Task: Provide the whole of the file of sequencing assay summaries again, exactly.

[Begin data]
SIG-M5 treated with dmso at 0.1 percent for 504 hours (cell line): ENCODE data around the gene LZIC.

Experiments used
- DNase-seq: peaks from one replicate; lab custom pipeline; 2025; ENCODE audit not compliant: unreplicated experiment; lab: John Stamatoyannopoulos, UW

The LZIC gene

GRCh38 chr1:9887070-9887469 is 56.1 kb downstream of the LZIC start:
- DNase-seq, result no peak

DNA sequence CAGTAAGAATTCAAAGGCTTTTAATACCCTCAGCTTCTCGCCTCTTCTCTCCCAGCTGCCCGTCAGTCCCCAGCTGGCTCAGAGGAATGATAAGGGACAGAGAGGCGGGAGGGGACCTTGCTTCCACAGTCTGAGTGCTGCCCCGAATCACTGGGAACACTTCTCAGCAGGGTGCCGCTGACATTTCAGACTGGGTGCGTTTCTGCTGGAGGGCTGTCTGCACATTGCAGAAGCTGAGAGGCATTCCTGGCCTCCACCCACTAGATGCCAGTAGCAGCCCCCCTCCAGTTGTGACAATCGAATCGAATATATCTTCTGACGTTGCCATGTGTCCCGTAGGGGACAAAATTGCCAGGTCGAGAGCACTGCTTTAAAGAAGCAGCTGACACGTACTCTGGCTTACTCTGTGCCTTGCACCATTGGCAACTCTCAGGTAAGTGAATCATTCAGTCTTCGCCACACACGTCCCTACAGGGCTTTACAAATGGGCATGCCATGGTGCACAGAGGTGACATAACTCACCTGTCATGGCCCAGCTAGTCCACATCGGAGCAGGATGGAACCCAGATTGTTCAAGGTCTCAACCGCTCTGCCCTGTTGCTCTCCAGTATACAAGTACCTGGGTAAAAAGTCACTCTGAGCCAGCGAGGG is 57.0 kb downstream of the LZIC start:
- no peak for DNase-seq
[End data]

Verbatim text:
SIG-M5 treated with dmso at 0.1 percent for 504 hours (cell line): ENCODE data around the gene LZIC.

Experiments used
- DNase-seq: peaks from one replicate; lab custom pipeline; 2025; ENCODE audit not compliant: unreplicated experiment; lab: John Stamatoyannopoulos, UW

The LZIC gene

GRCh38 chr1:9887070-9887469 is 56.1 kb downstream of the LZIC start:
- DNase-seq, result no peak

DNA sequence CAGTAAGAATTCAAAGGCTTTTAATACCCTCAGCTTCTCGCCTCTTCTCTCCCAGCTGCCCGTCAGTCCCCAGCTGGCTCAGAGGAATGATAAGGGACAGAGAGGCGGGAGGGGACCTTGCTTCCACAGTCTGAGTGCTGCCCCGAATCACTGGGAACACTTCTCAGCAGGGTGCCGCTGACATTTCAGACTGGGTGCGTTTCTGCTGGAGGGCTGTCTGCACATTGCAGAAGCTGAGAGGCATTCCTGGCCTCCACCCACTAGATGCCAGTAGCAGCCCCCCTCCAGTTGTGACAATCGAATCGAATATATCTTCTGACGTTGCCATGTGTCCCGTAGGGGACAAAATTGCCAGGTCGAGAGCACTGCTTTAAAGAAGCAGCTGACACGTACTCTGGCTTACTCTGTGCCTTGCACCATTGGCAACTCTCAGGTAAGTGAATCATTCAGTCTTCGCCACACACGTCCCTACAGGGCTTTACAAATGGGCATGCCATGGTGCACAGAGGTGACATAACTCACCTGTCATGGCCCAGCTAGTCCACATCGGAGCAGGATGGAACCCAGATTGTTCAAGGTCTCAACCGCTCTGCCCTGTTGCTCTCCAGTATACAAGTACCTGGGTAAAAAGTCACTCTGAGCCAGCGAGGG is 57.0 kb downstream of the LZIC start:
- no peak for DNase-seq